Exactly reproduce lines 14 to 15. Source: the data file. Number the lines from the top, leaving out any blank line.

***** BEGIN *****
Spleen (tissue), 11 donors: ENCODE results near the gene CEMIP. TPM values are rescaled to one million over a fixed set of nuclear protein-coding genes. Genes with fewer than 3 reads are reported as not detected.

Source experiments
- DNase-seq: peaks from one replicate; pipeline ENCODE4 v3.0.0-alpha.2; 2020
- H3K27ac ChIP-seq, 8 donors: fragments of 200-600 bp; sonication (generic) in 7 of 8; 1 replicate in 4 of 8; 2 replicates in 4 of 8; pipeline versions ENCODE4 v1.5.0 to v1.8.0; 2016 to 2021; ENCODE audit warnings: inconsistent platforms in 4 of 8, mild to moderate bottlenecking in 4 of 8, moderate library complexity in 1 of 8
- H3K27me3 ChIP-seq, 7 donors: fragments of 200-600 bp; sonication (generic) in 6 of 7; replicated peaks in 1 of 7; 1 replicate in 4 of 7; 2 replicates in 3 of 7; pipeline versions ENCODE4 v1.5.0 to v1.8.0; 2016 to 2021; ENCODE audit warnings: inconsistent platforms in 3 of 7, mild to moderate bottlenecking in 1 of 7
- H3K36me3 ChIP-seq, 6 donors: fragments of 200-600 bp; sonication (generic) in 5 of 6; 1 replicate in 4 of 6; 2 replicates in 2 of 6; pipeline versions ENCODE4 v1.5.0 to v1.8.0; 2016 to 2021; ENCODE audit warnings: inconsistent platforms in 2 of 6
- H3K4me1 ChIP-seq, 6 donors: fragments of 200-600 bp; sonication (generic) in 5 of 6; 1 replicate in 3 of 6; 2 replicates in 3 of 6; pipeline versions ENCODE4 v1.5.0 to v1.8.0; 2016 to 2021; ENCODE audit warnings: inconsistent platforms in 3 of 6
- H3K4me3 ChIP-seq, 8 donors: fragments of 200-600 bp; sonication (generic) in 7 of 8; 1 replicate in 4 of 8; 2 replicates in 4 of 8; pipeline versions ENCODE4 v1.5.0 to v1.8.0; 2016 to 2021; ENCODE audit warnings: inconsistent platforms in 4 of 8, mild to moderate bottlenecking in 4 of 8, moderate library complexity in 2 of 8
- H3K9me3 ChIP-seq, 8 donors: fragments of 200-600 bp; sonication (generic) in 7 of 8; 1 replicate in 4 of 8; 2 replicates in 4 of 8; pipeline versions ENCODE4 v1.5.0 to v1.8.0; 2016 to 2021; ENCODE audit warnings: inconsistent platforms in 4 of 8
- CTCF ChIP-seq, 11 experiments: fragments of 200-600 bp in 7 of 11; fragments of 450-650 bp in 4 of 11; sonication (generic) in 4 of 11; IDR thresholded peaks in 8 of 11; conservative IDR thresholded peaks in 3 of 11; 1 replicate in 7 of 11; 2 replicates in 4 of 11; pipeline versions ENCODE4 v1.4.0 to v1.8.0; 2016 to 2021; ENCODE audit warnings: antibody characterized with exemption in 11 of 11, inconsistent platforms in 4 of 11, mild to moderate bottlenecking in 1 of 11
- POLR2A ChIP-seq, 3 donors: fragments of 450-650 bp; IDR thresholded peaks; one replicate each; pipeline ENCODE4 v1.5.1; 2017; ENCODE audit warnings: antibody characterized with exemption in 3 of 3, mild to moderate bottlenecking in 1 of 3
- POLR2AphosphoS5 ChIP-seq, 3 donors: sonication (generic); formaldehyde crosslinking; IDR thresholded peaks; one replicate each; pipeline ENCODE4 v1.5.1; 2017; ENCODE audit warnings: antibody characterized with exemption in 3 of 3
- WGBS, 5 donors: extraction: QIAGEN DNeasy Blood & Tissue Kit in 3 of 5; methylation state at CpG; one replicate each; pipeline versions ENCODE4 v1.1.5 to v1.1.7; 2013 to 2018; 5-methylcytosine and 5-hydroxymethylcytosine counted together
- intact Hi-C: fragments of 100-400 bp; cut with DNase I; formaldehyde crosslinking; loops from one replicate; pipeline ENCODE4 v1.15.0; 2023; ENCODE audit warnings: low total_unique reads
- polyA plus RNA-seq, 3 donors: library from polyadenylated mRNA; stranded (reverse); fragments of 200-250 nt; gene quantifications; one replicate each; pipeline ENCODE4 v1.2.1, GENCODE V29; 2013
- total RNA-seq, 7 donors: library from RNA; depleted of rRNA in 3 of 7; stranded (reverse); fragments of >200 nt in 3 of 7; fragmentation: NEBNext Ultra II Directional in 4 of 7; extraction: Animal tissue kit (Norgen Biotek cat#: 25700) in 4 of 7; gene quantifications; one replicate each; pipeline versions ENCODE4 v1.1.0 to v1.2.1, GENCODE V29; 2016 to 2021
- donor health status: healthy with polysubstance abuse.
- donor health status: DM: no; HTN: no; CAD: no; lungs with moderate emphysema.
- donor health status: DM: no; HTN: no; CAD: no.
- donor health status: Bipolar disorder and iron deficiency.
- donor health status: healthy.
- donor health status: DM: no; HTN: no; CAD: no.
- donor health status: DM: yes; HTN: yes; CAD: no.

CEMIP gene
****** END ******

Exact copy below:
- intact Hi-C: fragments of 100-400 bp; cut with DNase I; formaldehyde crosslinking; loops from one replicate; pipeline ENCODE4 v1.15.0; 2023; ENCODE audit warnings: low total_unique reads
- polyA plus RNA-seq, 3 donors: library from polyadenylated mRNA; stranded (reverse); fragments of 200-250 nt; gene quantifications; one replicate each; pipeline ENCODE4 v1.2.1, GENCODE V29; 2013